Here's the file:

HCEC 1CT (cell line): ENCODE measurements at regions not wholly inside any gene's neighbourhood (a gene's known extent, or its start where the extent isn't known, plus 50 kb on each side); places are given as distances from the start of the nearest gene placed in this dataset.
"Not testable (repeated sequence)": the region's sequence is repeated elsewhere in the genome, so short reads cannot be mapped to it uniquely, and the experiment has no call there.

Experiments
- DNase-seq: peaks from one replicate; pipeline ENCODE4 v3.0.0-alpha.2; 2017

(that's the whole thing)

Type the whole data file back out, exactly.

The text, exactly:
HCEC 1CT (cell line): ENCODE measurements at regions not wholly inside any gene's neighbourhood (a gene's known extent, or its start where the extent isn't known, plus 50 kb on each side); places are given as distances from the start of the nearest gene placed in this dataset.
"Not testable (repeated sequence)": the region's sequence is repeated elsewhere in the genome, so short reads cannot be mapped to it uniquely, and the experiment has no call there.

Experiments
- DNase-seq: peaks from one replicate; pipeline ENCODE4 v3.0.0-alpha.2; 2017